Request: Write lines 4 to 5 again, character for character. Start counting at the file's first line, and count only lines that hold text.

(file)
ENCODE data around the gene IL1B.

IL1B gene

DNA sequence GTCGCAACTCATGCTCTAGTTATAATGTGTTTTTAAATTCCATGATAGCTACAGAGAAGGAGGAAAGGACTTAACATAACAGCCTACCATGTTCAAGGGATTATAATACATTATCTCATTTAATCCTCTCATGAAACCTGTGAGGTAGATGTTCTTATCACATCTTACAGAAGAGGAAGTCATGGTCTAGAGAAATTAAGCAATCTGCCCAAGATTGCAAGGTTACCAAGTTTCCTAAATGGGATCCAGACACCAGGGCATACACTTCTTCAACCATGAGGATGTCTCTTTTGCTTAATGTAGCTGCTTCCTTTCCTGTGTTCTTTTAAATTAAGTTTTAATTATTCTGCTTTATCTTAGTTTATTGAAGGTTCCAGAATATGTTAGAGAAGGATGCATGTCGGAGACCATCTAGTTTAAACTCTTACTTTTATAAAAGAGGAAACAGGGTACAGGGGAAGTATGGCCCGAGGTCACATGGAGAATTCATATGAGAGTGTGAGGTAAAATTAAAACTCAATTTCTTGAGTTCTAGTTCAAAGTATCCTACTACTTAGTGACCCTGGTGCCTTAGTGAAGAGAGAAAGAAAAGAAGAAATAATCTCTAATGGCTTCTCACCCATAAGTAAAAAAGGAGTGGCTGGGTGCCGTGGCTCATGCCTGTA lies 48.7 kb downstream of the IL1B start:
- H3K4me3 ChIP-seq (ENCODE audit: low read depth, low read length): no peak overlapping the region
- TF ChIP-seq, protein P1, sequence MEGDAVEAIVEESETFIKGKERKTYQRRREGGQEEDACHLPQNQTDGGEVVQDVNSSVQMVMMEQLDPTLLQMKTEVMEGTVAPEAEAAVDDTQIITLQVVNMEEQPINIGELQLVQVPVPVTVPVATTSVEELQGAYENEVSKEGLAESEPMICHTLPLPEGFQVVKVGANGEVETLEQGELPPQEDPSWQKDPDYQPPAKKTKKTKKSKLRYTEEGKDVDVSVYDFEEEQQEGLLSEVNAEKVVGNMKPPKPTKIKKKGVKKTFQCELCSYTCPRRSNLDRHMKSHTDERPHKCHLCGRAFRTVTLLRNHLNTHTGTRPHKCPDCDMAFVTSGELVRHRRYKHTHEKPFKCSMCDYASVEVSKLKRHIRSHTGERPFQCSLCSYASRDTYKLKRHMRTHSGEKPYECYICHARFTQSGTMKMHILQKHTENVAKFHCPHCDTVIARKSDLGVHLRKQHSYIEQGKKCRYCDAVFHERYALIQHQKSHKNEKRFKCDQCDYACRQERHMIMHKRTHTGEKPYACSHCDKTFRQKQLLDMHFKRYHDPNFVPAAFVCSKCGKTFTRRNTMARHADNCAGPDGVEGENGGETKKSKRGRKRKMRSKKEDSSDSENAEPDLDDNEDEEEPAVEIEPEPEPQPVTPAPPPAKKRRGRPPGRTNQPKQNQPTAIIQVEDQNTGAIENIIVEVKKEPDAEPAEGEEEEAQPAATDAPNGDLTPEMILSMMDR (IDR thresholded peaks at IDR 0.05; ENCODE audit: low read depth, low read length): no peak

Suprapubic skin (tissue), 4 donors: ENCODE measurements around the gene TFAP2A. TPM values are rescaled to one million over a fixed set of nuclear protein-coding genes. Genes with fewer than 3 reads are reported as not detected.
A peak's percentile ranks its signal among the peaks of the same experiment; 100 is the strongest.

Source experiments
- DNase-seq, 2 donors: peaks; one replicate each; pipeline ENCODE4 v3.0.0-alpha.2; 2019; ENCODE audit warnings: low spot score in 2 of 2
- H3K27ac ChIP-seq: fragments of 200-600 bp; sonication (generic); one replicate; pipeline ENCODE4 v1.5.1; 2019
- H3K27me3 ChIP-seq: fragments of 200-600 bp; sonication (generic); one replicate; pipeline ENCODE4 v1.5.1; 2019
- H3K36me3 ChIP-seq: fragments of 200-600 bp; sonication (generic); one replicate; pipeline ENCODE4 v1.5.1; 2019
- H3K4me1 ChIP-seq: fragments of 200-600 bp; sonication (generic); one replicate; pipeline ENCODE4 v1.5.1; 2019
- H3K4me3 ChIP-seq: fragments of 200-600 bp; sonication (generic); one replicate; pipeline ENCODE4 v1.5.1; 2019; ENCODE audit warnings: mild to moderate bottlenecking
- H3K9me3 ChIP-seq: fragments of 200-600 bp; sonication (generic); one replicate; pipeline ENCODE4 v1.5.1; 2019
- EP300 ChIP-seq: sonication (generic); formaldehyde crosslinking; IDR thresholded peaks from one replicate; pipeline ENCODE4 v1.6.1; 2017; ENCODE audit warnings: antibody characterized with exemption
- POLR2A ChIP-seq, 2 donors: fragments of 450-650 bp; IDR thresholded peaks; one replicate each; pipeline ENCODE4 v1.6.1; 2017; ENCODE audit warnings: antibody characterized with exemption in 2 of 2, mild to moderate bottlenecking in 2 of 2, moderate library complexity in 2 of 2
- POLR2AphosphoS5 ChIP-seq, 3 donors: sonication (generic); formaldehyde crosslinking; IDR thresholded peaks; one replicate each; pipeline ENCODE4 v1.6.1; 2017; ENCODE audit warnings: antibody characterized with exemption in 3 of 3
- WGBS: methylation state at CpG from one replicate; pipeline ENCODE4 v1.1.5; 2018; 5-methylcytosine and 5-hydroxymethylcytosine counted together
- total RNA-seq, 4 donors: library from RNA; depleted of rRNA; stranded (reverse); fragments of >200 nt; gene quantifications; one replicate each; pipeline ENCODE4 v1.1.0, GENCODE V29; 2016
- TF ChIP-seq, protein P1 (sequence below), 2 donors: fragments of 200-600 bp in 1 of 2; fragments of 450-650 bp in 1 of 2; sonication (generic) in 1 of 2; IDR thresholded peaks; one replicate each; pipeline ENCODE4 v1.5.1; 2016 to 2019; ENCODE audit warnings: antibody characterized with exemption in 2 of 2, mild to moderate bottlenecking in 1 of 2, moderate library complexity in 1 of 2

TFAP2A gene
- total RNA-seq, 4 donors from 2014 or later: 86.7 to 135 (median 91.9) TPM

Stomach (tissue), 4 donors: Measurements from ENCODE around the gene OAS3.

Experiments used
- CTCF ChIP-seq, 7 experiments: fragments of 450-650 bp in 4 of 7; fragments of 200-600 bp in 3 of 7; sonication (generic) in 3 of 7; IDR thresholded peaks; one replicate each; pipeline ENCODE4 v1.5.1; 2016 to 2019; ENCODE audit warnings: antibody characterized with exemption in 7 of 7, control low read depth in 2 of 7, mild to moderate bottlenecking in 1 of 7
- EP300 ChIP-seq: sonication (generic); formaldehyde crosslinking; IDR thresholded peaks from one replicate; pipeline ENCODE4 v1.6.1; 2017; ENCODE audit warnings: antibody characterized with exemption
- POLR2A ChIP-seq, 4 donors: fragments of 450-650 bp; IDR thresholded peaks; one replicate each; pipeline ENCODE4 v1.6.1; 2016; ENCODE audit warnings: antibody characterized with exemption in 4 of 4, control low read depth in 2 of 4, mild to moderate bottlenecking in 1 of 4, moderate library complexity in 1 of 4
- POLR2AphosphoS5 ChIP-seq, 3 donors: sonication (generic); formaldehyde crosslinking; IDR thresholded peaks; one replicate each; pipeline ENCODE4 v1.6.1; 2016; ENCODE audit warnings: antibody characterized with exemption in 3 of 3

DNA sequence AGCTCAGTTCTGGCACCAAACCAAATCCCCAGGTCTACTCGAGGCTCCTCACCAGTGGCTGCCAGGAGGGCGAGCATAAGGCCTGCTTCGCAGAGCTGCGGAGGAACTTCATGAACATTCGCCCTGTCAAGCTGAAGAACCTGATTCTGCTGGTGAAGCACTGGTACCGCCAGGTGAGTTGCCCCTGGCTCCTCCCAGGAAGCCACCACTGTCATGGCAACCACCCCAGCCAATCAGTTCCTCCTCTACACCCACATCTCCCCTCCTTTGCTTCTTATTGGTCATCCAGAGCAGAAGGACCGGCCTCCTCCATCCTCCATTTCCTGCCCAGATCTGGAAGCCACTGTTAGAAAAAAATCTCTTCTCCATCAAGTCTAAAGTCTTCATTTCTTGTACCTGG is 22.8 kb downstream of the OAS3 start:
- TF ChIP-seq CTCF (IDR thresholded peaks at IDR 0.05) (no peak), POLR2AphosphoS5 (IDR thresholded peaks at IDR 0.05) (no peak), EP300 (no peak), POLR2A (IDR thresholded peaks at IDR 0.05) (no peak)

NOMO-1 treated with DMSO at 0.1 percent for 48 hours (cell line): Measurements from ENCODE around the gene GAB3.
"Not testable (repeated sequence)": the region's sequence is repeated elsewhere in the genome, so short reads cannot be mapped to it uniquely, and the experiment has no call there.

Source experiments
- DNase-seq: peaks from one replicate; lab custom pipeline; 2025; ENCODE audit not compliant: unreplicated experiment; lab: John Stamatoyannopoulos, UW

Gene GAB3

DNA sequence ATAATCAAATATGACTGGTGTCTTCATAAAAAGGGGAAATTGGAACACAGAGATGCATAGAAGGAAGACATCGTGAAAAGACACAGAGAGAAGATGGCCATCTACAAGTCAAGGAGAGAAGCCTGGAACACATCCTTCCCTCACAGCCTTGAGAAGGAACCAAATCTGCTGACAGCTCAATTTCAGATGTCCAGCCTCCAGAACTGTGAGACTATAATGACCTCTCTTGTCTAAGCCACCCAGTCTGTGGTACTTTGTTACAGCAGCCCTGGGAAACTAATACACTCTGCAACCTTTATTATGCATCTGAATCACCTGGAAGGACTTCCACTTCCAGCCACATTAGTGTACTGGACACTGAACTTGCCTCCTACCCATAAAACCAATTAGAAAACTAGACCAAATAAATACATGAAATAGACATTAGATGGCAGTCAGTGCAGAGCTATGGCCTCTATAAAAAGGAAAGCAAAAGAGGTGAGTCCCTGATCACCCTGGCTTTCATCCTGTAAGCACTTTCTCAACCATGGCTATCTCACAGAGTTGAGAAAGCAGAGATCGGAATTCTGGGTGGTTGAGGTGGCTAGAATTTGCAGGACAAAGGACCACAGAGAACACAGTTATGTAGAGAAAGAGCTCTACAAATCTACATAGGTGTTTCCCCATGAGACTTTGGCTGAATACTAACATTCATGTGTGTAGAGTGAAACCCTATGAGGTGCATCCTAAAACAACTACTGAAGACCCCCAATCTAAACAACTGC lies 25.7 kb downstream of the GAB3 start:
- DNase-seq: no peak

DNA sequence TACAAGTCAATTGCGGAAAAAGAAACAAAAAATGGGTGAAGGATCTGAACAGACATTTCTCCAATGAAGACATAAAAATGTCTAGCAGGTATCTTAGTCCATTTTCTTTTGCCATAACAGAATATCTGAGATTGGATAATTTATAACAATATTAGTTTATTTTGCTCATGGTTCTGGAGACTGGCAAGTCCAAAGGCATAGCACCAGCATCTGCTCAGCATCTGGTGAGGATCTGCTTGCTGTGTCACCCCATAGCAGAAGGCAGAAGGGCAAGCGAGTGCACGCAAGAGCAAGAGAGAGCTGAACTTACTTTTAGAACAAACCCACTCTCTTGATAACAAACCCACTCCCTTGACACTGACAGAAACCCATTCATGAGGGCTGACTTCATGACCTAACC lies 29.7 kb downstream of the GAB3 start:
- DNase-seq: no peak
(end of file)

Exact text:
- H3K4me3 ChIP-seq (ENCODE audit: low read depth, low read length): no peak overlapping the region
- TF ChIP-seq, protein P1, sequence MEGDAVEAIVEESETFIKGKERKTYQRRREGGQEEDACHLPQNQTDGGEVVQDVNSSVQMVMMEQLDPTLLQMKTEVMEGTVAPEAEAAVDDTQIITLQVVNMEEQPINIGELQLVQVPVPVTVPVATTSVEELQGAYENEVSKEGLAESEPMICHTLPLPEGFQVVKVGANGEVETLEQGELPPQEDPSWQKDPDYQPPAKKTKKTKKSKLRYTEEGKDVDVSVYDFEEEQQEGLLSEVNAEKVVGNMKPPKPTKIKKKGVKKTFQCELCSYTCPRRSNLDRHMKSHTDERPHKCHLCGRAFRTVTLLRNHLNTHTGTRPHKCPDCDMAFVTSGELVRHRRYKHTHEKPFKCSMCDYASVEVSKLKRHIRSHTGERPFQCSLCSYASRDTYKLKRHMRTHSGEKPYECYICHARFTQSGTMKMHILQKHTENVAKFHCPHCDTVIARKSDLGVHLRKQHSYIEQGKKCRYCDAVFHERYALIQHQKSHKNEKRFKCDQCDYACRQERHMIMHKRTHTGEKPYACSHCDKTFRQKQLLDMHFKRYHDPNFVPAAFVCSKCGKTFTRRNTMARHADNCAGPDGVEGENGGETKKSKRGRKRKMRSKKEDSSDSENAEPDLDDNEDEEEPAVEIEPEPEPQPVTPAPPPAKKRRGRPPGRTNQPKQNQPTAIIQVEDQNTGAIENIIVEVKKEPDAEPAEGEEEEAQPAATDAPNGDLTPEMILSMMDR (IDR thresholded peaks at IDR 0.05; ENCODE audit: low read depth, low read length): no peak